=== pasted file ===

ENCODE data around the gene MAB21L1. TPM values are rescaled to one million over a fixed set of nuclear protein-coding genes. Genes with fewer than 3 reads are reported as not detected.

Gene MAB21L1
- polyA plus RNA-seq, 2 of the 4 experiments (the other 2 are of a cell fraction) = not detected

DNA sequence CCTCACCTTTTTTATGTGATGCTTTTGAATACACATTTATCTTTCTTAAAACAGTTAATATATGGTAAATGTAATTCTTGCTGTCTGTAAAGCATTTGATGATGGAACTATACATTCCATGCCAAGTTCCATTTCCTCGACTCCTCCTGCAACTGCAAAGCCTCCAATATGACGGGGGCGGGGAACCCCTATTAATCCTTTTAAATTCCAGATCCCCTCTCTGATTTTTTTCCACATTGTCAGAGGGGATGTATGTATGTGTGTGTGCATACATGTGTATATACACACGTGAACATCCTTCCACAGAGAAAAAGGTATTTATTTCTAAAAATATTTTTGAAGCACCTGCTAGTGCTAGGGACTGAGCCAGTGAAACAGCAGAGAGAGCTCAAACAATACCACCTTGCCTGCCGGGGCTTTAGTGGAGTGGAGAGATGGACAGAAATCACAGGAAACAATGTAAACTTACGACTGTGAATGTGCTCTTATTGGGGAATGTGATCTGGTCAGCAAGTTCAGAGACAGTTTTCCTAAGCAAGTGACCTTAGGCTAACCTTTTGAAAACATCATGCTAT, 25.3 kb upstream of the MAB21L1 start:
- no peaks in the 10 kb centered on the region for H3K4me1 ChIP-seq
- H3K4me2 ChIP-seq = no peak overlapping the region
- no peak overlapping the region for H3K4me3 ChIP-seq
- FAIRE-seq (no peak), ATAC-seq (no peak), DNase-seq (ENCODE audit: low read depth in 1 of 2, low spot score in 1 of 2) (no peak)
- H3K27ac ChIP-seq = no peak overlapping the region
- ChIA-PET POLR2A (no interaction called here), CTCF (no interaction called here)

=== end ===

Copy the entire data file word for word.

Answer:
ENCODE data around the gene MAB21L1. TPM values are rescaled to one million over a fixed set of nuclear protein-coding genes. Genes with fewer than 3 reads are reported as not detected.

Gene MAB21L1
- polyA plus RNA-seq, 2 of the 4 experiments (the other 2 are of a cell fraction) = not detected

DNA sequence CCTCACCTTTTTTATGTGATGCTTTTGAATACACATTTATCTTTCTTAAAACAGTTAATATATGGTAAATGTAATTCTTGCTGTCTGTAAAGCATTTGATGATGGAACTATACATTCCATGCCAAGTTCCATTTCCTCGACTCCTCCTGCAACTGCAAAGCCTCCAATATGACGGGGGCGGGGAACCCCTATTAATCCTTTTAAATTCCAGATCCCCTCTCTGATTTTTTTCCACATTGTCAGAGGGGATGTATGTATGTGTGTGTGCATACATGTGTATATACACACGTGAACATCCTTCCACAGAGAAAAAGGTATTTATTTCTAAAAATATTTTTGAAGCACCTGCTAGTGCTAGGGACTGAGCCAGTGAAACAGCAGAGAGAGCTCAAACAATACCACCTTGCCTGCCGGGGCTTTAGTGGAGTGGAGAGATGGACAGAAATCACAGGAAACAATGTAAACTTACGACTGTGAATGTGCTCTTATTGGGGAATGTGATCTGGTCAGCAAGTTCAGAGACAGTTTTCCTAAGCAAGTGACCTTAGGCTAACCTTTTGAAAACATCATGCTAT, 25.3 kb upstream of the MAB21L1 start:
- no peaks in the 10 kb centered on the region for H3K4me1 ChIP-seq
- H3K4me2 ChIP-seq = no peak overlapping the region
- no peak overlapping the region for H3K4me3 ChIP-seq
- FAIRE-seq (no peak), ATAC-seq (no peak), DNase-seq (ENCODE audit: low read depth in 1 of 2, low spot score in 1 of 2) (no peak)
- H3K27ac ChIP-seq = no peak overlapping the region
- ChIA-PET POLR2A (no interaction called here), CTCF (no interaction called here)